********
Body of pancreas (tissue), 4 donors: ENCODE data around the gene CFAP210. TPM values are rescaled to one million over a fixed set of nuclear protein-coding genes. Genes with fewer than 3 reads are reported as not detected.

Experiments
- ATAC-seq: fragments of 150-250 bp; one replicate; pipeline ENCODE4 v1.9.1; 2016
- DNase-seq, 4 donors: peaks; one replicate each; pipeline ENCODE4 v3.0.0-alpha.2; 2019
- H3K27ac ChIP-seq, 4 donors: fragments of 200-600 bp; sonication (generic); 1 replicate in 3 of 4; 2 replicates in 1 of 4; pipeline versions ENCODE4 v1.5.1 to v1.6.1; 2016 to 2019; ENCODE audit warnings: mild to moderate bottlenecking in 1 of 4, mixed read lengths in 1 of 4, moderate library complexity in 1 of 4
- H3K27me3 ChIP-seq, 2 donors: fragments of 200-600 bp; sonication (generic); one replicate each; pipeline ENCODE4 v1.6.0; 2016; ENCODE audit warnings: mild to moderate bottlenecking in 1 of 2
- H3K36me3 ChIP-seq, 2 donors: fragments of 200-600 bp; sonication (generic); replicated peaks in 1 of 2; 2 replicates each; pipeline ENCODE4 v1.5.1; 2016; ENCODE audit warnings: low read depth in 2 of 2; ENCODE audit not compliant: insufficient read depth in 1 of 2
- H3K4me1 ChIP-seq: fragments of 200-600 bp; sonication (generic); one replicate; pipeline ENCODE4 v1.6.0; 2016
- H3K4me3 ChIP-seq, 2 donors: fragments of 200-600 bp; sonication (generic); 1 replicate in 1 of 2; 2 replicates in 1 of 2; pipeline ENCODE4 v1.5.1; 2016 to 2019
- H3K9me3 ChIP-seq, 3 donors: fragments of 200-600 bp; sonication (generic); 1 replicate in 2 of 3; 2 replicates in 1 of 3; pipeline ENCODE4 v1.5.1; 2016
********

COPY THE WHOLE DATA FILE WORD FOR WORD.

Body of pancreas (tissue), 4 donors: ENCODE data around the gene CFAP210. TPM values are rescaled to one million over a fixed set of nuclear protein-coding genes. Genes with fewer than 3 reads are reported as not detected.

Experiments
- ATAC-seq: fragments of 150-250 bp; one replicate; pipeline ENCODE4 v1.9.1; 2016
- DNase-seq, 4 donors: peaks; one replicate each; pipeline ENCODE4 v3.0.0-alpha.2; 2019
- H3K27ac ChIP-seq, 4 donors: fragments of 200-600 bp; sonication (generic); 1 replicate in 3 of 4; 2 replicates in 1 of 4; pipeline versions ENCODE4 v1.5.1 to v1.6.1; 2016 to 2019; ENCODE audit warnings: mild to moderate bottlenecking in 1 of 4, mixed read lengths in 1 of 4, moderate library complexity in 1 of 4
- H3K27me3 ChIP-seq, 2 donors: fragments of 200-600 bp; sonication (generic); one replicate each; pipeline ENCODE4 v1.6.0; 2016; ENCODE audit warnings: mild to moderate bottlenecking in 1 of 2
- H3K36me3 ChIP-seq, 2 donors: fragments of 200-600 bp; sonication (generic); replicated peaks in 1 of 2; 2 replicates each; pipeline ENCODE4 v1.5.1; 2016; ENCODE audit warnings: low read depth in 2 of 2; ENCODE audit not compliant: insufficient read depth in 1 of 2
- H3K4me1 ChIP-seq: fragments of 200-600 bp; sonication (generic); one replicate; pipeline ENCODE4 v1.6.0; 2016
- H3K4me3 ChIP-seq, 2 donors: fragments of 200-600 bp; sonication (generic); 1 replicate in 1 of 2; 2 replicates in 1 of 2; pipeline ENCODE4 v1.5.1; 2016 to 2019
- H3K9me3 ChIP-seq, 3 donors: fragments of 200-600 bp; sonication (generic); 1 replicate in 2 of 3; 2 replicates in 1 of 3; pipeline ENCODE4 v1.5.1; 2016